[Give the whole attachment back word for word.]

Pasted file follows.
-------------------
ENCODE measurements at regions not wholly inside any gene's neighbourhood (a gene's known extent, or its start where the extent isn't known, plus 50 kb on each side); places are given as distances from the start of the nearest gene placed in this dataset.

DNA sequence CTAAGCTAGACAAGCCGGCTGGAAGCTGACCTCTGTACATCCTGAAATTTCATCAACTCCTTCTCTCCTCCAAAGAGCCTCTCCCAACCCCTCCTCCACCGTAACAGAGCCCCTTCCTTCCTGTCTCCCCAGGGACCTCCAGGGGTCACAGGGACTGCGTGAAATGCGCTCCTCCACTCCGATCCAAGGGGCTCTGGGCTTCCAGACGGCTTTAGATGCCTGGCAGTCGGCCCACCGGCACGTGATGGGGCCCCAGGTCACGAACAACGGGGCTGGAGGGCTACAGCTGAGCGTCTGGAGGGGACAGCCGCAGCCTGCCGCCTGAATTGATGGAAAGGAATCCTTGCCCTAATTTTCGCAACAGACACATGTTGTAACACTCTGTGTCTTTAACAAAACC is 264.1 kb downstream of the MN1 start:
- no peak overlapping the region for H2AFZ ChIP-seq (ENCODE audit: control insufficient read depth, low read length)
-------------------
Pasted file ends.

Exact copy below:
ENCODE measurements at regions not wholly inside any gene's neighbourhood (a gene's known extent, or its start where the extent isn't known, plus 50 kb on each side); places are given as distances from the start of the nearest gene placed in this dataset.

DNA sequence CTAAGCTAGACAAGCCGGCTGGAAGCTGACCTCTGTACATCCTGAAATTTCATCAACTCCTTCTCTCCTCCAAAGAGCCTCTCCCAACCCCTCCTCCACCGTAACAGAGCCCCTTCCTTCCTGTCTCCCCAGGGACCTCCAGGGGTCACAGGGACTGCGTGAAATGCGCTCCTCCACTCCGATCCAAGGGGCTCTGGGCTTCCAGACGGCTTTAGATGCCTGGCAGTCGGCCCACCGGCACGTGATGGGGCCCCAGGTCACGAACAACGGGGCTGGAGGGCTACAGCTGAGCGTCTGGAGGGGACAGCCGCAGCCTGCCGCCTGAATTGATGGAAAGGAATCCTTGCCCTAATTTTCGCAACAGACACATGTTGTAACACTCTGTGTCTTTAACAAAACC is 264.1 kb downstream of the MN1 start:
- no peak overlapping the region for H2AFZ ChIP-seq (ENCODE audit: control insufficient read depth, low read length)